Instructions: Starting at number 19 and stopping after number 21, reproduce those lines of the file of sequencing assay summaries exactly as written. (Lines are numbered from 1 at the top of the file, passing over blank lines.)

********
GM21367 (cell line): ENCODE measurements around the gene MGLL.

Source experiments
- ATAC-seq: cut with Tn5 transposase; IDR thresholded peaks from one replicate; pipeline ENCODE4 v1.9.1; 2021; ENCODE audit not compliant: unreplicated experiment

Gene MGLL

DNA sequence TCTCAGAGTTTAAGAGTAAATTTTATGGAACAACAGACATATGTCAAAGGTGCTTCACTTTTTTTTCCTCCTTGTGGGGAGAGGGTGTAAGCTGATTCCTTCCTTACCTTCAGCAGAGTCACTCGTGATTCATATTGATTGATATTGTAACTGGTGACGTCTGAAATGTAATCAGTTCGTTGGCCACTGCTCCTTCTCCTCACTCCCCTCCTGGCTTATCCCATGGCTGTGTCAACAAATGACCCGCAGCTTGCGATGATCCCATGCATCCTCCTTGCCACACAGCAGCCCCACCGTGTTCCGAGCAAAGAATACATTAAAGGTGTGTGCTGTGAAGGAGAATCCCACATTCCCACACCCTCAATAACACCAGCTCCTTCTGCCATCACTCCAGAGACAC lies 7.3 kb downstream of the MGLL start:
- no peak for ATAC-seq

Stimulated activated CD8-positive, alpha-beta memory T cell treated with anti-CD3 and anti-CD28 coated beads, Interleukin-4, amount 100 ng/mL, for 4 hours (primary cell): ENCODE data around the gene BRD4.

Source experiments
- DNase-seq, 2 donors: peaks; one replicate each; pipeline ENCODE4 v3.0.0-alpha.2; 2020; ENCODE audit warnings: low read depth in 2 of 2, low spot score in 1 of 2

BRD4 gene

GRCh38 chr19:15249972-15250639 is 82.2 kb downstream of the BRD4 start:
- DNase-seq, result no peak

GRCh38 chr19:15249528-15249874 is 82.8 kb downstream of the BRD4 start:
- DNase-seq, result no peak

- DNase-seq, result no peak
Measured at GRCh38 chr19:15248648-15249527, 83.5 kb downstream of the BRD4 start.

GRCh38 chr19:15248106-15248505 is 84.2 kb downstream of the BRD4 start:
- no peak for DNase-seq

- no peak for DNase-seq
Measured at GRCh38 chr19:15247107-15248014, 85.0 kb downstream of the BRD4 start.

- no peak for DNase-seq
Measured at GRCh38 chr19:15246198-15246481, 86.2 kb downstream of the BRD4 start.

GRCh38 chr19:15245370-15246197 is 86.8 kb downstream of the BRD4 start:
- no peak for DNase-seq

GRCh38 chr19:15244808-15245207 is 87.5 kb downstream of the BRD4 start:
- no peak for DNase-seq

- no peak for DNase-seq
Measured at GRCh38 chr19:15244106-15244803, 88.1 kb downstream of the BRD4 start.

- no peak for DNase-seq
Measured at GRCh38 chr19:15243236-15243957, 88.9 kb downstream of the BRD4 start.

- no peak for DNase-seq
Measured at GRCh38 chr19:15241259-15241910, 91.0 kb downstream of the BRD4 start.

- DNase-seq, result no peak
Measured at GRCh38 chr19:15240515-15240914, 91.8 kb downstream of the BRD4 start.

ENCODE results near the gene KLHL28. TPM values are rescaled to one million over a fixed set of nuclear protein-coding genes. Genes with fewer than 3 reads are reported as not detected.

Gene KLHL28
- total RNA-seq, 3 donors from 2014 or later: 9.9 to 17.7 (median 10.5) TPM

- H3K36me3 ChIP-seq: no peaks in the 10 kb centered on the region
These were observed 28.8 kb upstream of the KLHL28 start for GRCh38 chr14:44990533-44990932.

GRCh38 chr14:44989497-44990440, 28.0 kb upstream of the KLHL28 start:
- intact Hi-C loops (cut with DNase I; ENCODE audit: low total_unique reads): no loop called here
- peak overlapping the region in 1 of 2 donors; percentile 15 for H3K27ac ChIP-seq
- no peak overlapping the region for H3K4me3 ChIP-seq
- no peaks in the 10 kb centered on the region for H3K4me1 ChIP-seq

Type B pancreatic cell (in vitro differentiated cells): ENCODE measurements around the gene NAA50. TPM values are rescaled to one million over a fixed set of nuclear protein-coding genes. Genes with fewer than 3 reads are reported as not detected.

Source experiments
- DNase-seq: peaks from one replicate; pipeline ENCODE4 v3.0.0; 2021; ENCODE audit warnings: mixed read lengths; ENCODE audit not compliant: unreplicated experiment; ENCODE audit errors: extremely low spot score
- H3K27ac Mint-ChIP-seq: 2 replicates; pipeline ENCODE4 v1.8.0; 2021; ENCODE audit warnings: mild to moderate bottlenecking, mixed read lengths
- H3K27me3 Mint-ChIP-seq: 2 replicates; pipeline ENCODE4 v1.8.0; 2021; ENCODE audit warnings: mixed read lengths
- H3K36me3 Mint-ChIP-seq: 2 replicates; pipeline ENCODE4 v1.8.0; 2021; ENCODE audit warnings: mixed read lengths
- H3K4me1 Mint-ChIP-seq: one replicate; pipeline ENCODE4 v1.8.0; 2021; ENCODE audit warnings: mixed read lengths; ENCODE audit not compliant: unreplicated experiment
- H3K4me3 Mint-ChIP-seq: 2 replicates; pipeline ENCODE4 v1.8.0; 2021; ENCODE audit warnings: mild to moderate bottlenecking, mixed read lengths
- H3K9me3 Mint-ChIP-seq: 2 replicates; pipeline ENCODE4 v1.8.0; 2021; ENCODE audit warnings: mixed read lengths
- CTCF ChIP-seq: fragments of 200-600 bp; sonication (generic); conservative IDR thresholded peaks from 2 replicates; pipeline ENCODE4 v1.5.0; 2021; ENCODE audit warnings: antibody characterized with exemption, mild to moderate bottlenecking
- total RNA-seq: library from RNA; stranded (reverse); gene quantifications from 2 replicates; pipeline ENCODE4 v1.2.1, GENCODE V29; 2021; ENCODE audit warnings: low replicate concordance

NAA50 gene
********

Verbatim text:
- no peak for DNase-seq
Measured at GRCh38 chr19:15247107-15248014, 85.0 kb downstream of the BRD4 start.

- no peak for DNase-seq